Sticking Together

Monday, March 23, 2009

Ron Lieber, "Your Money" columnist at the New York Times, discusses the etiquette of helping friends who have lost their jobs or are going through hard financial times.


Ron Lieber

Comments [33]

Jen from Brooklyn

I never lend more money than I can live without, something that my mom taught me. I have the luxury to do that because I do not have kids and I have a job, and I know that not everyone can. As soon as I lend money, I tell myself that it is gone, not because I do not trust my friends to pay it back, but because I do not want to have weird feelings about it. Nonetheless, I have had it happen that the sorts of ordinary quibbles that one gets into with friends are interpreted by that friend as pertaining to the money, when it is my belief that the loan has no relationship to the matter at hand. Pride is a powerful thing, and I would never want to take that away from a friend (unless it is over something important, like an argument about whether sweet potatoes and yams are the same thing).

Mar. 25 2009 09:47 AM
Mike Levay from Staten Island

You can help your friends by searching Craigslist for gigs they might be appropriate for and sending them the link.

My brother always sends out appropriate gigs he spots to musicians that we know when looking for gigs for our own band. The favor is always appreciated.

Mar. 24 2009 06:55 PM
SKD from brooklyn

I have been unemployed for a year. The only work I have had during that time has been from friends who hired me to do something for them.

Aside from that, I feel isolated and depressed about my prospects and find it hard to feel like socializing. When I do talk to friends (who don't contact me that much--I am to blame as well for not keeping up), it doesn't seem to occur to them that I might be anxious or worried. They make outrageous suggestions like "let's go on a road trip!" or ask why I don't buy an iPhone or get an expensive haircut. (Huh? With what money?)

Funnily enough, after listening to this show, a friend rang who is underemployed and worried, and we chatted for a long time. Maybe she heard the show, too.

Mar. 23 2009 04:32 PM

Thank you for all your helpful comments and suggestions. Please remember that our bulletin board will continue to stay open for your advice and your questions.

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Mar. 23 2009 03:48 PM
Nicole from Westchester

I am a recently unemployed big law firm lawyer and I have relatively young children. Expecting that I will not find another job that pays for childcare and still allows us to increase our income, I need creative ideas for how to build a bridge over this time, until my youngest of 3 children is in full day school (in 1.5 years). I must be able to do some legal work from home - big firm quality research and writing work, for example, at small firm prices? I really am good at what I do, and I want to work hard. And I am not alone in my plight. There must be a solution.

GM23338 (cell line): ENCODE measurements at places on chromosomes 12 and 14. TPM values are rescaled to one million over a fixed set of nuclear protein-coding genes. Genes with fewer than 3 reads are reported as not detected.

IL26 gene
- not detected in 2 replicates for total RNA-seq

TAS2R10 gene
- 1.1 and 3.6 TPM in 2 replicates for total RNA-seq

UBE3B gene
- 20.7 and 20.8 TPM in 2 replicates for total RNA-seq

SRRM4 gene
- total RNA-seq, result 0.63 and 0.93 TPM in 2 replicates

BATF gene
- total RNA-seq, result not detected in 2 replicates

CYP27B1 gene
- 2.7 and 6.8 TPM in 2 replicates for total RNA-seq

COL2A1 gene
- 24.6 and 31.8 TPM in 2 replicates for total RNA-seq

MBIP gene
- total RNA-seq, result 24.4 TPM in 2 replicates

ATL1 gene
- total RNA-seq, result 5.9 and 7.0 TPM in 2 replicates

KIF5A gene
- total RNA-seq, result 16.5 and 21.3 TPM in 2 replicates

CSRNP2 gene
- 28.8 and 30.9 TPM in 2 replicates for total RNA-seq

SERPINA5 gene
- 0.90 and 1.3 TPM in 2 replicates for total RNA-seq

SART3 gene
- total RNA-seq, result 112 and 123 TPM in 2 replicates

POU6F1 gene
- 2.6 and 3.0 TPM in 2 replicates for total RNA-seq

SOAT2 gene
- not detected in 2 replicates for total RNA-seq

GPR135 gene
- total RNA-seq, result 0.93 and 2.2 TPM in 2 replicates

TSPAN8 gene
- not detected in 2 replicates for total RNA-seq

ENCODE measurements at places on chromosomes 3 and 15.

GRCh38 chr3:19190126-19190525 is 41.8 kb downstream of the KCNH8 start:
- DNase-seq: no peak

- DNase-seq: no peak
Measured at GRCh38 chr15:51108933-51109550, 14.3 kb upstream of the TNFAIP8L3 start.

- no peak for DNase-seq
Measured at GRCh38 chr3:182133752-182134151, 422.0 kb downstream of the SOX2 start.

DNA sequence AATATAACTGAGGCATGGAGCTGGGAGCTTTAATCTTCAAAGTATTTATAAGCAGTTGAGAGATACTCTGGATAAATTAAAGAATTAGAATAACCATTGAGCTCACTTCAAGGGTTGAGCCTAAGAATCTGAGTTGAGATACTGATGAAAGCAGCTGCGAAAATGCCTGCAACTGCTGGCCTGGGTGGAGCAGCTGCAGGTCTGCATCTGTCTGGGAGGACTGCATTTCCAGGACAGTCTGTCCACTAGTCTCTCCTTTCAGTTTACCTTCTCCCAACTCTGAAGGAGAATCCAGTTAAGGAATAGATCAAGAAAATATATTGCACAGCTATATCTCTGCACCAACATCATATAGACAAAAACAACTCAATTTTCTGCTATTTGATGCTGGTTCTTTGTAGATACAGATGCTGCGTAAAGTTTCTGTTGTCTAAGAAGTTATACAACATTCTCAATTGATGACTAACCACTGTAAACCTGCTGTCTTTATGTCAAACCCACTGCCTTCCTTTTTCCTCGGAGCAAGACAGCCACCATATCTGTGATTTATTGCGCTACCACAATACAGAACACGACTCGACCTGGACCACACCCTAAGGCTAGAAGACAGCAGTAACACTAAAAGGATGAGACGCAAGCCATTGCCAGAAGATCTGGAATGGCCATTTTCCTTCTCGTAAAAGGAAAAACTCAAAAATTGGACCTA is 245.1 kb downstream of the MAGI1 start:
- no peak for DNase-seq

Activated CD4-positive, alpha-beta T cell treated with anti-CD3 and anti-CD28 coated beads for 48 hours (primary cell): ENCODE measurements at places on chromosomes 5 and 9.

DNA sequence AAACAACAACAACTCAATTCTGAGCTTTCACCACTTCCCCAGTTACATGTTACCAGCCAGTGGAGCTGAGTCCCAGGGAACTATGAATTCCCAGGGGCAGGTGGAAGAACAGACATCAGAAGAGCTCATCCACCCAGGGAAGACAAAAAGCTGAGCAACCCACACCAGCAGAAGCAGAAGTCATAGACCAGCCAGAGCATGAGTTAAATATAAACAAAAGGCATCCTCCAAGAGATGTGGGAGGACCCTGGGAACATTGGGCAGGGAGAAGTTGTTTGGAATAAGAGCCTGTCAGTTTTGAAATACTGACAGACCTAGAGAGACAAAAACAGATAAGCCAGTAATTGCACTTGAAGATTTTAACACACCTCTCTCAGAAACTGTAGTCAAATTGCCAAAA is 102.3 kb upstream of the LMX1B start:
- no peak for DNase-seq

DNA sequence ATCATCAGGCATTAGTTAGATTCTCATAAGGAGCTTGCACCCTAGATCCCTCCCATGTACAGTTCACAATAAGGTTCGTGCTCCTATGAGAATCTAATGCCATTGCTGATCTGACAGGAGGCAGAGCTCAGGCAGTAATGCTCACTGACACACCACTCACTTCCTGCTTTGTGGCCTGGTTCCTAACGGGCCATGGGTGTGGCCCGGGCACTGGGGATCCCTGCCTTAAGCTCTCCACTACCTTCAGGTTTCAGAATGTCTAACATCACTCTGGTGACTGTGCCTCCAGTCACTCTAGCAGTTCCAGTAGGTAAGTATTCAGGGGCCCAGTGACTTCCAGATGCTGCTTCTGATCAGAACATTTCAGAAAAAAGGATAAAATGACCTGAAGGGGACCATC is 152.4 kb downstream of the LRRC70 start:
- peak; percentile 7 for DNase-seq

Mar. 23 2009 11:14 AM
Michelle from Brooklyn

I will pay more on a tab for dinner and drinks.. buy a coffee, I have given a weekly metro card and home cooked food or snacks..
Recently an unemployed friend was kind of down and I am fairly poor so on a warm evening we walked around China town, over the Brooklyn Bridge taking cool photos and then i treated to some Grimaldi's Pizza.
I really do not have money to spare - had my salary cut recently...but will give what i can to help a friend!

When i was unemployed i appreciated just company, people reaching out to me as i felt very isolated as well, and help with brainstorming employment ideas etc...and most important - encouragement!

Mar. 23 2009 11:13 AM
zuwena from manhattan-Harlem

Couldn't get through to the program. One suggestion I have in the "money" area, based on what I do, is "buy extra food that your neighbor likes" when you go to the grocery store and give it to your friend or neighbor. It's money, it's a gift, it's a special treat, it's a loan--it's whatever the person wants to consider it without incurring any real obligation. Of course, there are also special occasions when you can actually just give a card with money "to tide them over".

Mar. 23 2009 11:13 AM
Belinda Y. from L.I.C.

I am a long-term optimist and believer in friendship charity with 25 years of such activity behind me. The unfortunate lesson is: loaning money to friends gives an overwhelming motivation for a friend to generate reasons to ditch *you*, the charitable loaner. It's irresistable, because by imagining slights ( often generated by the big change in dynamics that loaning money causes) the recipient gets a convenient justification for unilateral debt relief. The rather ironic bottom line is, don't loan money to friends whom you want to keep as friends.

Mar. 23 2009 11:11 AM
Christine from Staten Island